How to Open Difficult-to-Open Jars

When I’ve got a jar that just won’t open, I tap the outside rim of the lid with the handle-end of a butter knife. Most of the time, this will break the seal and I’ll be able to open the jar easily.

If it’s jelly or some other sticky kind of thing, I’ll also run the top of jar under hot water for a minute. Sometimes some of the sticky stuff got caught in the threads, and the heat melts it, enabling it to open!

Another thing to try, if you’re having trouble getting a grip on it, is to wear a rubber glove. It works like one of those rubberized jar openers, except it does double duty when you’re cleaning.

My New Hobby : Do-It-Yourself

Being a Single Mom, I don’t have a ‘guy around the house’ who could indulge himself in a bit of DIY to fix all those little maintenance annoyances. So I have had to strike out on my own into this male-dominated past-time. This is where the internet is invaluable. You can learn just about anything when it comes to…well, anything! So as any aspiring DIY-er knows, it’s all about the power tools…arr, arr! And I have learnt a great deal over the last few hours of researching how to use them to sort out some pretty common house maintenance problems, so very soon I will need to take a trip to my local Home Depot to get myself all geared up. However, one problem I have been struggling with is what sort of power system to power to tools should I invest in : electric or air-powered. Certainly, electric-power tools seem to be the easiest solution, but on the other hand, air-powered tools are less expensive particularly if you are going to need a bunch of them because they can all run off the same ‘power’  from the air compressor, which has ultimately sold me on the ‘air power’. But if you are like me, and are struggling with your decision on which air compressor to buy, then once again, the internet to the rescue, in my case I found this air compressor review site to be particularly well thought out. Happy DIY-ing!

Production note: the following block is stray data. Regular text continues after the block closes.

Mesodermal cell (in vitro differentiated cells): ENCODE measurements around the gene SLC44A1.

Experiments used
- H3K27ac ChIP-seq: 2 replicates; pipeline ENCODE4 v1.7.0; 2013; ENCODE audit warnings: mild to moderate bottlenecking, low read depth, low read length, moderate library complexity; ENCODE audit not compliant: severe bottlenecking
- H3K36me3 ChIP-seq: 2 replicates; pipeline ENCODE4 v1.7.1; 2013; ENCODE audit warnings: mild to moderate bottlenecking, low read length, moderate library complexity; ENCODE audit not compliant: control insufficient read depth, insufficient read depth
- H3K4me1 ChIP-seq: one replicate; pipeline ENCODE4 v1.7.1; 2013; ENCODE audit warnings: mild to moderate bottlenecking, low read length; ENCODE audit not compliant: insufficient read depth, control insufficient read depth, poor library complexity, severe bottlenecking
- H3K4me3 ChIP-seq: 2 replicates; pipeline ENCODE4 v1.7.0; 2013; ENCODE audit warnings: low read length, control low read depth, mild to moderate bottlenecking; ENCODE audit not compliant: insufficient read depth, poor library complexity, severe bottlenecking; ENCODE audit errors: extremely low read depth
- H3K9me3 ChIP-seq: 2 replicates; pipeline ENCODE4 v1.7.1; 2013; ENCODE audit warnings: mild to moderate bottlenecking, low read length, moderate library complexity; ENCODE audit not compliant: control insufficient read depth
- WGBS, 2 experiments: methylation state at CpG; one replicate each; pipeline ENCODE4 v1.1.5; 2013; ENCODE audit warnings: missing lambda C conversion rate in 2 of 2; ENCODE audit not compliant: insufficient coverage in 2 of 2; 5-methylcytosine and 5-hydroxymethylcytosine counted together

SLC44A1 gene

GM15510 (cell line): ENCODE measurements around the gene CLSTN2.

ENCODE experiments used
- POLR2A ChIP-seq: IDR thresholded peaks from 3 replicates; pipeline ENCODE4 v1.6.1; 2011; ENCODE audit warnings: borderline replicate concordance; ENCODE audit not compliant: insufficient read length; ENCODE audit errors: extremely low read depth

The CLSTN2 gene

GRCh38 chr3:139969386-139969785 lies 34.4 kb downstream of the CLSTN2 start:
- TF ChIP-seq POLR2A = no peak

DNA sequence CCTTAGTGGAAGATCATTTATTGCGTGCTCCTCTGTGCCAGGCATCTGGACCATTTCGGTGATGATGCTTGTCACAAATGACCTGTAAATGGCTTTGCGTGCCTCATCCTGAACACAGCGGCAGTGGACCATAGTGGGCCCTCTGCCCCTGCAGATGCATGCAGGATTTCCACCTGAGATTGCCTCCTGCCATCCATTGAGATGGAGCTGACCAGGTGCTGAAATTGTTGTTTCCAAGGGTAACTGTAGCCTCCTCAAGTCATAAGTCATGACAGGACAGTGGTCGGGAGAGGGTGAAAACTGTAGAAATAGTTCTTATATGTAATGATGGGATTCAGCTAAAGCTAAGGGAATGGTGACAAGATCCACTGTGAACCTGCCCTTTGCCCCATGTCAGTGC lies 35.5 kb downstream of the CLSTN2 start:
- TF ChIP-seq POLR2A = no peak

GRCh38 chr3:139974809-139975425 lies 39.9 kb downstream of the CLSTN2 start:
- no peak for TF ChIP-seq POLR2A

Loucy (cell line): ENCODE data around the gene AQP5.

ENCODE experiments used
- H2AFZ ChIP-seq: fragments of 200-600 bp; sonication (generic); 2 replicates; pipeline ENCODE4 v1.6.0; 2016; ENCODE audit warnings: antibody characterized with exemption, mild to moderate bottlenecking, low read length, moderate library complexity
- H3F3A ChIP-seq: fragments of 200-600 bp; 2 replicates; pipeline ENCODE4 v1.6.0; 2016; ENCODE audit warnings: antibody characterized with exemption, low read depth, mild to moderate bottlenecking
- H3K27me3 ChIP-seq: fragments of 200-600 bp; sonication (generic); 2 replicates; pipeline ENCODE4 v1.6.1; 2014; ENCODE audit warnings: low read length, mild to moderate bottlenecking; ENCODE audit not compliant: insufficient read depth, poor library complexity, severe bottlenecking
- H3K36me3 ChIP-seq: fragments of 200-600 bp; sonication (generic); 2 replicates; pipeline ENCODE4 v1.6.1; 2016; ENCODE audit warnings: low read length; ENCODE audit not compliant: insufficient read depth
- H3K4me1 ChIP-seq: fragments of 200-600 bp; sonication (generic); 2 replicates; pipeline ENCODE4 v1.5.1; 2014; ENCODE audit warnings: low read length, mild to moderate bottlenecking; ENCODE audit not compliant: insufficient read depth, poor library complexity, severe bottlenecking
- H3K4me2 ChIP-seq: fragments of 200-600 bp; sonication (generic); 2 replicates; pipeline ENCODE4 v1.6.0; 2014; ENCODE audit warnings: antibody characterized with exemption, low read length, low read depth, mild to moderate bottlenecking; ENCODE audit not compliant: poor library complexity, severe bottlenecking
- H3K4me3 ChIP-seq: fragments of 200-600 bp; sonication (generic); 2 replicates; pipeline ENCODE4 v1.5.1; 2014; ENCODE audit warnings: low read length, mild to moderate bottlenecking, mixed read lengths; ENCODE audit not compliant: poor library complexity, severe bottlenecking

Keeping Guacamole from Going Brown

Sometimes, you just need to make everything ahead – it’s a potluck, or a kids’  party and you’ll be busy with other things later, or you just want to be relaxed at dinner time.

Guacamole is easy to make ahead (and even yummier, I think, if there’s been a chance for the flavors to meld), but if you just stick it in a container and put it in the fridge, the surface will turn an icky black-brown color. Acid helps, which is why most recipes call for lemon or lime (I much prefer lime in guacamole), but if you use enough to keep the guac from turning color, your dip may taste more like citrus than avocado!

The thing to do is put a piece of plastic wrap on top of the guacamole, and push it down so it’s touching the top of the dip, and then put it in the fridge.